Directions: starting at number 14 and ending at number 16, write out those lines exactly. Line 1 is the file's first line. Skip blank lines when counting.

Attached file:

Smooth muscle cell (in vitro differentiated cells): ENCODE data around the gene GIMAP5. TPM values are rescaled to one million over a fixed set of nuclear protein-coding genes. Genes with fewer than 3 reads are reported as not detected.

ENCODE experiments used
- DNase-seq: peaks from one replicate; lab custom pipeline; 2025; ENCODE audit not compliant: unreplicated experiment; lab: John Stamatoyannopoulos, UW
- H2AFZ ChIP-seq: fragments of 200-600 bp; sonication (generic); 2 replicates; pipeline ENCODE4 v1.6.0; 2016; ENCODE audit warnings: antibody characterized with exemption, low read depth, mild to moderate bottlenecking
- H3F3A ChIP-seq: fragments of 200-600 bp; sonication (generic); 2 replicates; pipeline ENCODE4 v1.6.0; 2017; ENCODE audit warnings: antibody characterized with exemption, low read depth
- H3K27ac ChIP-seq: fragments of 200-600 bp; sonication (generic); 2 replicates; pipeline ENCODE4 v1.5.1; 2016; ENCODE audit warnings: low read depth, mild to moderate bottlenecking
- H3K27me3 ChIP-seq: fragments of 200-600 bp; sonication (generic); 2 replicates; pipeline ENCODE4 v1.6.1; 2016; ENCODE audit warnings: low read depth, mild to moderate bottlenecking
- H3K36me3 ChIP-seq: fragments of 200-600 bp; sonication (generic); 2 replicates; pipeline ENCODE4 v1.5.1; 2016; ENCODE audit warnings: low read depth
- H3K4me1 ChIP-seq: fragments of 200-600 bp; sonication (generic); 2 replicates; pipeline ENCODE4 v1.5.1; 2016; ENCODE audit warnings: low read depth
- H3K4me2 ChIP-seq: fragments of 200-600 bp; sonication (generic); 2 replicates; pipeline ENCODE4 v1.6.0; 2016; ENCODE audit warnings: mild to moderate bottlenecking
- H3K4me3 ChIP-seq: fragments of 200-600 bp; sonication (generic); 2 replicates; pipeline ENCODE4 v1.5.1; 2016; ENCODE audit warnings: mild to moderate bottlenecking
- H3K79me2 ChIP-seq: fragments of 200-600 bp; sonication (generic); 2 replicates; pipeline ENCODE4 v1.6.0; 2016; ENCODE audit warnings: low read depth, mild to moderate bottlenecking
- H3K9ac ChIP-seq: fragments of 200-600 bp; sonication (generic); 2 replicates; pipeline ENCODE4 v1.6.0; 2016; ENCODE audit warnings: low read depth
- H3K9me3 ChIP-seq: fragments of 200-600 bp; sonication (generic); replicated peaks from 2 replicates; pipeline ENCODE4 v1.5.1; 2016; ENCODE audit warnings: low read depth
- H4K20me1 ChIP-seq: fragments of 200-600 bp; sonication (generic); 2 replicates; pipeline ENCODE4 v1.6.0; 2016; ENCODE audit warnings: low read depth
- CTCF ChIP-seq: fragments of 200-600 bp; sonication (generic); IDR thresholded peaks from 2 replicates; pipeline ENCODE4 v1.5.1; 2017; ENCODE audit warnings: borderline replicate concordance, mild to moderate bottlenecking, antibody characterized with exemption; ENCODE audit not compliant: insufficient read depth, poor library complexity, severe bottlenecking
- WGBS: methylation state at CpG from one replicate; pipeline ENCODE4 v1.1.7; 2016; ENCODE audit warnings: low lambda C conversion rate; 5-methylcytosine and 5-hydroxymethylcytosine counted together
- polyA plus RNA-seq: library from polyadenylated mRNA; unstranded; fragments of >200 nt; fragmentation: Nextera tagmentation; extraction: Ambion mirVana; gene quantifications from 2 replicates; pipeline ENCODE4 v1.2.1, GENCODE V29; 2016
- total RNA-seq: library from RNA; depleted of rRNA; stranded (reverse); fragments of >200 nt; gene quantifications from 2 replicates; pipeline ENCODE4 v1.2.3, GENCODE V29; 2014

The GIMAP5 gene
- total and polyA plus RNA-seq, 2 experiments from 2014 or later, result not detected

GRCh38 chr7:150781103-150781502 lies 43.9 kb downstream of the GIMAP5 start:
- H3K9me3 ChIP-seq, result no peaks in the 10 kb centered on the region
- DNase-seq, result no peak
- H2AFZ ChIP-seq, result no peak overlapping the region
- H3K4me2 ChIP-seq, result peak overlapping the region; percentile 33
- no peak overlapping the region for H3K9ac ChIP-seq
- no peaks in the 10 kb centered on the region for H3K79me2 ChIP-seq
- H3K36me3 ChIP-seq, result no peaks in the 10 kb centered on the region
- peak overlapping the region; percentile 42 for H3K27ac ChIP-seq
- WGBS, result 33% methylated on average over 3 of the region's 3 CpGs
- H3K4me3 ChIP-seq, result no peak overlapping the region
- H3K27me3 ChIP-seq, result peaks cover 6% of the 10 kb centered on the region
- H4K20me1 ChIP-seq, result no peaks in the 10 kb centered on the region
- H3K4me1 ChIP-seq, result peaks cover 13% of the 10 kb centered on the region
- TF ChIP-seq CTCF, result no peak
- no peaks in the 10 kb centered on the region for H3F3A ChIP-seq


- H3K9me3 ChIP-seq: fragments of 200-600 bp; sonication (generic); replicated peaks from 2 replicates; pipeline ENCODE4 v1.5.1; 2016; ENCODE audit warnings: low read depth
- H4K20me1 ChIP-seq: fragments of 200-600 bp; sonication (generic); 2 replicates; pipeline ENCODE4 v1.6.0; 2016; ENCODE audit warnings: low read depth
- CTCF ChIP-seq: fragments of 200-600 bp; sonication (generic); IDR thresholded peaks from 2 replicates; pipeline ENCODE4 v1.5.1; 2017; ENCODE audit warnings: borderline replicate concordance, mild to moderate bottlenecking, antibody characterized with exemption; ENCODE audit not compliant: insufficient read depth, poor library complexity, severe bottlenecking